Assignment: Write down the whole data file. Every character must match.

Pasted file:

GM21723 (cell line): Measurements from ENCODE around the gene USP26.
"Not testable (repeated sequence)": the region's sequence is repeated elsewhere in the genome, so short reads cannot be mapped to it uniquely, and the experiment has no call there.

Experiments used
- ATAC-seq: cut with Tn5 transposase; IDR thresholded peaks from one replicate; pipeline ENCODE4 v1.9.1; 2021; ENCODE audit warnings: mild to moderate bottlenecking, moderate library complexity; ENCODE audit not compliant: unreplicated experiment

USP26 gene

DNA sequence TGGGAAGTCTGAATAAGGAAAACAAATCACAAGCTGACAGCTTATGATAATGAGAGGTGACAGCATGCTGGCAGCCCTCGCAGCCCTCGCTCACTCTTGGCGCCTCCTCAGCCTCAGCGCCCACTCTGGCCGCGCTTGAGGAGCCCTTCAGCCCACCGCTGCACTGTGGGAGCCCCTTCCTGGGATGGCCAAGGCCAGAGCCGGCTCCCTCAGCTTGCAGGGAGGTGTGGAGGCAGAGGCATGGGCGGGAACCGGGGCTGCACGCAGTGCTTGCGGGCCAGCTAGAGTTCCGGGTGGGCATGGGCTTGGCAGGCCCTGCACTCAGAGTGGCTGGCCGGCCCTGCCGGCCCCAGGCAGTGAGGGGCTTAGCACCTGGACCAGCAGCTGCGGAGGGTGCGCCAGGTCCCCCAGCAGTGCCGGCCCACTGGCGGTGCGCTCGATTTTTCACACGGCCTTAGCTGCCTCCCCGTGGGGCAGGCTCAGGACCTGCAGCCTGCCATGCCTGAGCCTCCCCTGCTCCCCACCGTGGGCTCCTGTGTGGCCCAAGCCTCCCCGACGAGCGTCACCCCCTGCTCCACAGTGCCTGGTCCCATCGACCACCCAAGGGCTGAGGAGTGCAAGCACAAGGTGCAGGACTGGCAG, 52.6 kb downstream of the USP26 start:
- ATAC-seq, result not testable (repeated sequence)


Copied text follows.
GM21723 (cell line): Measurements from ENCODE around the gene USP26.
"Not testable (repeated sequence)": the region's sequence is repeated elsewhere in the genome, so short reads cannot be mapped to it uniquely, and the experiment has no call there.

Experiments used
- ATAC-seq: cut with Tn5 transposase; IDR thresholded peaks from one replicate; pipeline ENCODE4 v1.9.1; 2021; ENCODE audit warnings: mild to moderate bottlenecking, moderate library complexity; ENCODE audit not compliant: unreplicated experiment

USP26 gene

DNA sequence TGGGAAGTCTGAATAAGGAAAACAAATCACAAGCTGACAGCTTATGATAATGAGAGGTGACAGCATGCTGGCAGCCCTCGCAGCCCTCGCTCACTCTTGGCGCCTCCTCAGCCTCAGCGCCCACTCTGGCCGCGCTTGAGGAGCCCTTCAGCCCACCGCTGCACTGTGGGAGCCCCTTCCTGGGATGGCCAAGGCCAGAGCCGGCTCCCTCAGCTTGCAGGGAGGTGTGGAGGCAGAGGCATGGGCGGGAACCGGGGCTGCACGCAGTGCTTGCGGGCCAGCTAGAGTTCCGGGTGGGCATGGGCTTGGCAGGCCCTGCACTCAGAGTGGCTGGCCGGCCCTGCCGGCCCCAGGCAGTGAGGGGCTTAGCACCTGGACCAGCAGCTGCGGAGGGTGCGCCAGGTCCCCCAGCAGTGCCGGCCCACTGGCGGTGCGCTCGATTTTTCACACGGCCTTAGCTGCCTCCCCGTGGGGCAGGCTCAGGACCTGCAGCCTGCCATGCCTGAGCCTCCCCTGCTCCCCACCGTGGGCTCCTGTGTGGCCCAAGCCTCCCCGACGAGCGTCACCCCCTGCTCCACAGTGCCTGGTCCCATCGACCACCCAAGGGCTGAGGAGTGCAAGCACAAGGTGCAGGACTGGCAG, 52.6 kb downstream of the USP26 start:
- ATAC-seq, result not testable (repeated sequence)